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16.4: International testing

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    Testing in the Canadian provinces

    Canada has developed a system of testing in the provinces as well as national testing. Each province undertakes its own curriculum based assessments. At the elementary school level provinces assess reading and writing (language arts) as well as mathematics (also called numeracy).

    In the middle grades science and social studies is often assessed in addition to language arts and mathematics. Summary results of these tests are published but there are no specific consequences for poor performance for schools. In addition, these tests are not high stakes for students. At the secondary school level, high stakes curriculum based exit tests are common.

    Canada has developed pan-Canada assessment in mathematics, reading and writing, and science that are administered to a random sample of schools across the country. These assessments are intended to determine whether, on average, students across Canada reach similar levels of performance at about the same age. They are not intended to provide individual feedback to students are similar in purpose to the NAEP tests administered in the United States.

    International comparisons

    Along with the increasing globalization has come an interest with international comparisons in educational achievement and practices. In 2015 approximately 540,000 15-year old’s in schools from participating countries took the Program for International Assessment (PISA). (OECD, 2016)

    PISA has assessed 15-year-olds in reading, mathematical and science literacy triennially since 2000. The items on both series of tests include multiple choice, short answer and constructed response formats and are translated into more than 30 languages.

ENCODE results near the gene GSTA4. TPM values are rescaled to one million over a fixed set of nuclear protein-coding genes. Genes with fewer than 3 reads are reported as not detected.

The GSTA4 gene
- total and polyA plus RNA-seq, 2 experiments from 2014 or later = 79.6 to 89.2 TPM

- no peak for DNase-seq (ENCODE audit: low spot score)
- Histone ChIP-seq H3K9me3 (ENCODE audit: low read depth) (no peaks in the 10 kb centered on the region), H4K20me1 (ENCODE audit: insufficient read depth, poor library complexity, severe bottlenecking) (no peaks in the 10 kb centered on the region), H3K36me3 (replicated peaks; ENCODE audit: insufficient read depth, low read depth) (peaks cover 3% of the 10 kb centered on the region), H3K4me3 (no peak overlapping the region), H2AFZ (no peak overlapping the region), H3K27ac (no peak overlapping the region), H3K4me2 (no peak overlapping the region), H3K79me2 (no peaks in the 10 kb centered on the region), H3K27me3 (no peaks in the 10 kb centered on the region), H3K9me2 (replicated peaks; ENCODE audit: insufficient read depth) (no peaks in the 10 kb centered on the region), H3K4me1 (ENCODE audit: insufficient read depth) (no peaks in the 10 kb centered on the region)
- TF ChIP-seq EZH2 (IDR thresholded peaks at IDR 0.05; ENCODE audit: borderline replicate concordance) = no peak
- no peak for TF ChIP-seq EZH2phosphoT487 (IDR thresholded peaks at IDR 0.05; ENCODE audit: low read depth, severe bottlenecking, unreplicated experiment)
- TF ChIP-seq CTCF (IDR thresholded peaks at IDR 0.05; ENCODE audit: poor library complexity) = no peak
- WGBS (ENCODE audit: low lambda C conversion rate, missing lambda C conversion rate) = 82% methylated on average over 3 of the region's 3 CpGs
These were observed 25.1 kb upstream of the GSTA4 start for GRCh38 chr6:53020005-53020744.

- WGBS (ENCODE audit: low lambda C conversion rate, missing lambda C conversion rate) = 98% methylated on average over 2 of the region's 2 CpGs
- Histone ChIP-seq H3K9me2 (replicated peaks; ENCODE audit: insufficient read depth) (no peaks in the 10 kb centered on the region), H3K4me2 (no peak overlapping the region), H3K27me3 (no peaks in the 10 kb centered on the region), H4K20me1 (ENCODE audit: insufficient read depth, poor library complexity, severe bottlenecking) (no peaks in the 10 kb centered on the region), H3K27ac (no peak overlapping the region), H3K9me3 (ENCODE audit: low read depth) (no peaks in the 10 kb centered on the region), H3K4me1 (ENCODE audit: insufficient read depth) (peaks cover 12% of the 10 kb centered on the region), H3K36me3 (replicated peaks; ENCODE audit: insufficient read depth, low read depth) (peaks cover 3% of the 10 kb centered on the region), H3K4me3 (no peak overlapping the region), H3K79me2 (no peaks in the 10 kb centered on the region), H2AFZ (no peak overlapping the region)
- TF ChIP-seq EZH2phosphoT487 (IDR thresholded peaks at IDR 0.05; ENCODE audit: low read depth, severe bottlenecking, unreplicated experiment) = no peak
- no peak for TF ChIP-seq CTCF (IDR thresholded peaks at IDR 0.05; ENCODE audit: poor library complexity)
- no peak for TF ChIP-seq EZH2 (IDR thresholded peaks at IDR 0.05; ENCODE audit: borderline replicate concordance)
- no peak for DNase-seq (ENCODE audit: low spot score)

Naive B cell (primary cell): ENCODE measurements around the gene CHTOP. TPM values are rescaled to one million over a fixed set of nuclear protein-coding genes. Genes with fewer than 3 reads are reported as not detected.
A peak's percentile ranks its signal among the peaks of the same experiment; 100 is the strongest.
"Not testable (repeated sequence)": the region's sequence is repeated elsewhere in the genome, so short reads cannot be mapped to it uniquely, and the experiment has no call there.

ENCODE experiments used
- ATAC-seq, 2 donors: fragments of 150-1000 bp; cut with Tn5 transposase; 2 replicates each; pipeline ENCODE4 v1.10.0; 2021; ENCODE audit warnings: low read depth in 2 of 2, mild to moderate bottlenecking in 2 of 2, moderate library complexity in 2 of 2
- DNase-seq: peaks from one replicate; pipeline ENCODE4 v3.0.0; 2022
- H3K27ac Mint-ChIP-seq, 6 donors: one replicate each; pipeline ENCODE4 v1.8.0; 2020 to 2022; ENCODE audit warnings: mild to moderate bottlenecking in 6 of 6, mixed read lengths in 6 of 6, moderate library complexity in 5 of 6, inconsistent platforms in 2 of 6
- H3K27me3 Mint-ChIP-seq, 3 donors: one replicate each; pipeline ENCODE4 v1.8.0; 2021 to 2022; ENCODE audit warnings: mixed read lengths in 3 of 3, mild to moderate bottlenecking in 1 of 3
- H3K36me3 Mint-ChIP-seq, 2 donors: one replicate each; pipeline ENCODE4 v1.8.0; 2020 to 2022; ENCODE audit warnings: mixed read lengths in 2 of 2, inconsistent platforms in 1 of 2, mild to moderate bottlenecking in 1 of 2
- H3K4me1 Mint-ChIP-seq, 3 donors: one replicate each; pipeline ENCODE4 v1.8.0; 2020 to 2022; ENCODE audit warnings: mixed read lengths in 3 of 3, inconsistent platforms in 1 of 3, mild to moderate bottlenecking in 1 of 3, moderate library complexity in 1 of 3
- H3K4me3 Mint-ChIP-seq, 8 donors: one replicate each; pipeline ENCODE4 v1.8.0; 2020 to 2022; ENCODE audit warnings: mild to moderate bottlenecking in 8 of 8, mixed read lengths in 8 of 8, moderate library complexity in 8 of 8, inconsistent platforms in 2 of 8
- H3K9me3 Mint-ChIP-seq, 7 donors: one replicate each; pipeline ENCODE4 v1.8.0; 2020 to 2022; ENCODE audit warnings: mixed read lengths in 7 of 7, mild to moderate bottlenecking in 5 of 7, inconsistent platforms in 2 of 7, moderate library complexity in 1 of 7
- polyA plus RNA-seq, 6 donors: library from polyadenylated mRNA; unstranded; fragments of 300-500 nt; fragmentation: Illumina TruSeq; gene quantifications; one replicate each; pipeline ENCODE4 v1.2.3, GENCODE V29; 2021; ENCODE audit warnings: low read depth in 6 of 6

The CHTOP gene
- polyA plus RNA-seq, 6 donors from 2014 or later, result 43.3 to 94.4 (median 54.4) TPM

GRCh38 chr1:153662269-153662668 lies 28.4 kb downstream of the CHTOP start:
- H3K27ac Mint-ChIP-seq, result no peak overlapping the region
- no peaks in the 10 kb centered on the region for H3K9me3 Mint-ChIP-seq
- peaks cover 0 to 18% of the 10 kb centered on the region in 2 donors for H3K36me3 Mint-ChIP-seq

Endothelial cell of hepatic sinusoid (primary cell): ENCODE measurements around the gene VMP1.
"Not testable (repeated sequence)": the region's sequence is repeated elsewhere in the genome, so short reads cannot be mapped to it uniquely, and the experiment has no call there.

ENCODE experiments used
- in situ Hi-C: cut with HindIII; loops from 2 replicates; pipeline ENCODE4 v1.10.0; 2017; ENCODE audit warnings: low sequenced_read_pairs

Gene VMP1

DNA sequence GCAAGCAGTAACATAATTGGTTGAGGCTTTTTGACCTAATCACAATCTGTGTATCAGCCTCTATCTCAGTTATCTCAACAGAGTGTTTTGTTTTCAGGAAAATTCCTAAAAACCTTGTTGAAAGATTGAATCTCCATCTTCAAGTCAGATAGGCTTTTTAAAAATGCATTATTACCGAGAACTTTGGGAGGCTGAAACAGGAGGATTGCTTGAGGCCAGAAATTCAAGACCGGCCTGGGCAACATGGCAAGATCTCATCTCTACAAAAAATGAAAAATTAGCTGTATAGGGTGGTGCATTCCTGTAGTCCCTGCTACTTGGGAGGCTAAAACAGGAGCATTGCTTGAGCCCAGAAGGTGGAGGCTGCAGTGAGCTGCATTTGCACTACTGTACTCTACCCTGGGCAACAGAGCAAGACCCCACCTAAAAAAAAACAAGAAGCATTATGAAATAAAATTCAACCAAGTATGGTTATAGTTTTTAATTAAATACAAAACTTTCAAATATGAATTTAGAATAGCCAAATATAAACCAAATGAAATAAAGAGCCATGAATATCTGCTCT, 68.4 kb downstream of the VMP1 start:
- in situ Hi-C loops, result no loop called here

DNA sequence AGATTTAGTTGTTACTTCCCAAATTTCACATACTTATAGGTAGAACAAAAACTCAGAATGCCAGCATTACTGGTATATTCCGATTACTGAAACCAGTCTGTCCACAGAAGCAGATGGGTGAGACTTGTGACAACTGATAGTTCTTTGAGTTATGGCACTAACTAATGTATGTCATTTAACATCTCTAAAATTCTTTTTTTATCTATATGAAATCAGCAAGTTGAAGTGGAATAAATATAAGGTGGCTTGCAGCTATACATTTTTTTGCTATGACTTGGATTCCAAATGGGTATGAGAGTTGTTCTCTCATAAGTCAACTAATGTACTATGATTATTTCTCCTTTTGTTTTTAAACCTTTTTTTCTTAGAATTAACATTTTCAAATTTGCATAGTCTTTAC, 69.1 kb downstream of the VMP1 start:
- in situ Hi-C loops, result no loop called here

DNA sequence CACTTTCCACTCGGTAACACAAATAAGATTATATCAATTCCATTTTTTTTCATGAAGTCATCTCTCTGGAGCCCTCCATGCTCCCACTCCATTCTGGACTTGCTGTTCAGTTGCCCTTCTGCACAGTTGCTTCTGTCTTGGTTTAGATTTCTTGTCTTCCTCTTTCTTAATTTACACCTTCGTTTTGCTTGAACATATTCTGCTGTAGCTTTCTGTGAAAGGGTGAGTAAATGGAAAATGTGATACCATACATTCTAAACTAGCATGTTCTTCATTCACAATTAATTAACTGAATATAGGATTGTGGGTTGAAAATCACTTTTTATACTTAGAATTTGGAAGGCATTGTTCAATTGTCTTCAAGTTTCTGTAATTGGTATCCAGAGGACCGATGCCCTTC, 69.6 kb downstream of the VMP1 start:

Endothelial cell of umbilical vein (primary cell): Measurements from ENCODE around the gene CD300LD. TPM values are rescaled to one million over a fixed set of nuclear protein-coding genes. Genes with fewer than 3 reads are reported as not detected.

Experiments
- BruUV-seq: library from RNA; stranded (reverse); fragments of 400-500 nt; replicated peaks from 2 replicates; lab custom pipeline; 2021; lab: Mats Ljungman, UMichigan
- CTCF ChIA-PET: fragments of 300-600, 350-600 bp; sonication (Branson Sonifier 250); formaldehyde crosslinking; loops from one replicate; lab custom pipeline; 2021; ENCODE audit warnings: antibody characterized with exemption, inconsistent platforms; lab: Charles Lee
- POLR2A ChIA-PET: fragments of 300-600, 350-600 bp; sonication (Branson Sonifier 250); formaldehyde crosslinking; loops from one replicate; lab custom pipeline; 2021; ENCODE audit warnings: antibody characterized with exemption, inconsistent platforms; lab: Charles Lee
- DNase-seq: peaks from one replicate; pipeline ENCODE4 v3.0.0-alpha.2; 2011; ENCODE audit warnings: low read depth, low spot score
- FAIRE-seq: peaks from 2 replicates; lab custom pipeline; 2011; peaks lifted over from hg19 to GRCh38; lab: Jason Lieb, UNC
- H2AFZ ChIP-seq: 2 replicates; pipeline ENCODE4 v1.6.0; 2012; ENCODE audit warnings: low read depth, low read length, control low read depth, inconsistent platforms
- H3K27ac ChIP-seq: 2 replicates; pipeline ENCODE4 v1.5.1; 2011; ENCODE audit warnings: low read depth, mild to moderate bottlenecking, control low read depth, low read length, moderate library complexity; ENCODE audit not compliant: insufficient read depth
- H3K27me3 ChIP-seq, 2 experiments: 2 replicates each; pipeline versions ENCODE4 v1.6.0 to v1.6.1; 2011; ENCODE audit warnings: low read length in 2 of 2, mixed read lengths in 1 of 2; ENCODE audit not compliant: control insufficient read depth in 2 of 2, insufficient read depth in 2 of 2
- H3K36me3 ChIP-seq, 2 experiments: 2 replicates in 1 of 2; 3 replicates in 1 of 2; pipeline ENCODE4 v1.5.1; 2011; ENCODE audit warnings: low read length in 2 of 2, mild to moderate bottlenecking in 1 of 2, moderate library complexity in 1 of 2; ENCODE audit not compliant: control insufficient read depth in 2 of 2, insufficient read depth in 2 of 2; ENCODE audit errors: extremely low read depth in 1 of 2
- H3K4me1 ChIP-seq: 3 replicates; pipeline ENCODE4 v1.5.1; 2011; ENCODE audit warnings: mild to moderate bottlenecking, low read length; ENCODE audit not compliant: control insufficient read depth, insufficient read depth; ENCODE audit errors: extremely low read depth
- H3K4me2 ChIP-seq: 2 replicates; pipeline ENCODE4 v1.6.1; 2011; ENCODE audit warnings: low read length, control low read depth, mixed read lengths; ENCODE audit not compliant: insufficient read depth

Key Findings from PISA in Science

    The United States remains in the middle of the rankings

    Among the 35 countries in the OECD, the United States performed around average in science, the major domain of this assessment cycle. Its performance was also around average in reading, but below average in mathematics. There has been no significant change in science and reading performance since the last time they were the major domains (science in 2006 and reading in 2009).

    One in five (20%) of 15-year-old students in the United States are low performers, not reaching the PISA baseline Level 2 of science proficiency. This proportion is similar to the OECD average of 21%, but more than twice as high as the proportion of low performers in Estonia, Hong Kong (China), Japan, Macao (China), Singapore and Viet Nam.

    At the other end of the performance scale, 9% of students in the United States are top performers, achieving Level 5 or 6, comparable to the average of 8% across the OECD. By contrast, over 15% of 15-year-old students in Japan, Singapore and Chinese Taipei achieve this level of performance.

    Students in the United States display high levels of epistemic beliefs, or those beliefs that correspond with currently accepted representations of the goal of scientific inquiry and the nature of scientific claims. Over nine in ten 15-yearolds in the United States agree that ideas in science sometimes change, that good answers are based on evidence from many different experiments and that it is good to try experiments more than once to be sure of one’s findings. (OECD, 2016

    16.4: International testing is shared under a not declared license and was authored, remixed, and/or curated by LibreTexts.

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